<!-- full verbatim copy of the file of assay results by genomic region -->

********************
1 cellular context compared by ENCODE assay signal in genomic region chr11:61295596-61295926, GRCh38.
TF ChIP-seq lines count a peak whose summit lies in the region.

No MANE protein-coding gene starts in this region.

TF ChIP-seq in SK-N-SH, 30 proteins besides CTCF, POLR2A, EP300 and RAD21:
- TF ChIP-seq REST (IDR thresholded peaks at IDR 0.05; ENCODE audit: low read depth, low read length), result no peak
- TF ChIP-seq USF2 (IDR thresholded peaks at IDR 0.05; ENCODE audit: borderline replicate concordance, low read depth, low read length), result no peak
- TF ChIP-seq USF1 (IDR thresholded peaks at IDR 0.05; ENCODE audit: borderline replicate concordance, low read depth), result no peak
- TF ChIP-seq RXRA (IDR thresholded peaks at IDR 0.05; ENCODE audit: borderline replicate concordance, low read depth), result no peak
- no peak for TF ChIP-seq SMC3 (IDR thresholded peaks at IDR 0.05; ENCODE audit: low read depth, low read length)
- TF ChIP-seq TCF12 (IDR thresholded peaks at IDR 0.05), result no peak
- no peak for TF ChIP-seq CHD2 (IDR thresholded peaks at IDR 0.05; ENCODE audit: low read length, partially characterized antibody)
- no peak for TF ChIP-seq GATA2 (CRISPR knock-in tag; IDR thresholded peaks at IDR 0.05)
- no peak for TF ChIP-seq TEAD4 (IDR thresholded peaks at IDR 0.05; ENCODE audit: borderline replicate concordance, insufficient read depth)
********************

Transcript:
1 cellular context compared by ENCODE assay signal in genomic region chr11:61295596-61295926, GRCh38.
TF ChIP-seq lines count a peak whose summit lies in the region.

No MANE protein-coding gene starts in this region.

TF ChIP-seq in SK-N-SH, 30 proteins besides CTCF, POLR2A, EP300 and RAD21:
- TF ChIP-seq REST (IDR thresholded peaks at IDR 0.05; ENCODE audit: low read depth, low read length), result no peak
- TF ChIP-seq USF2 (IDR thresholded peaks at IDR 0.05; ENCODE audit: borderline replicate concordance, low read depth, low read length), result no peak
- TF ChIP-seq USF1 (IDR thresholded peaks at IDR 0.05; ENCODE audit: borderline replicate concordance, low read depth), result no peak
- TF ChIP-seq RXRA (IDR thresholded peaks at IDR 0.05; ENCODE audit: borderline replicate concordance, low read depth), result no peak
- no peak for TF ChIP-seq SMC3 (IDR thresholded peaks at IDR 0.05; ENCODE audit: low read depth, low read length)
- TF ChIP-seq TCF12 (IDR thresholded peaks at IDR 0.05), result no peak
- no peak for TF ChIP-seq CHD2 (IDR thresholded peaks at IDR 0.05; ENCODE audit: low read length, partially characterized antibody)
- no peak for TF ChIP-seq GATA2 (CRISPR knock-in tag; IDR thresholded peaks at IDR 0.05)
- no peak for TF ChIP-seq TEAD4 (IDR thresholded peaks at IDR 0.05; ENCODE audit: borderline replicate concordance, insufficient read depth)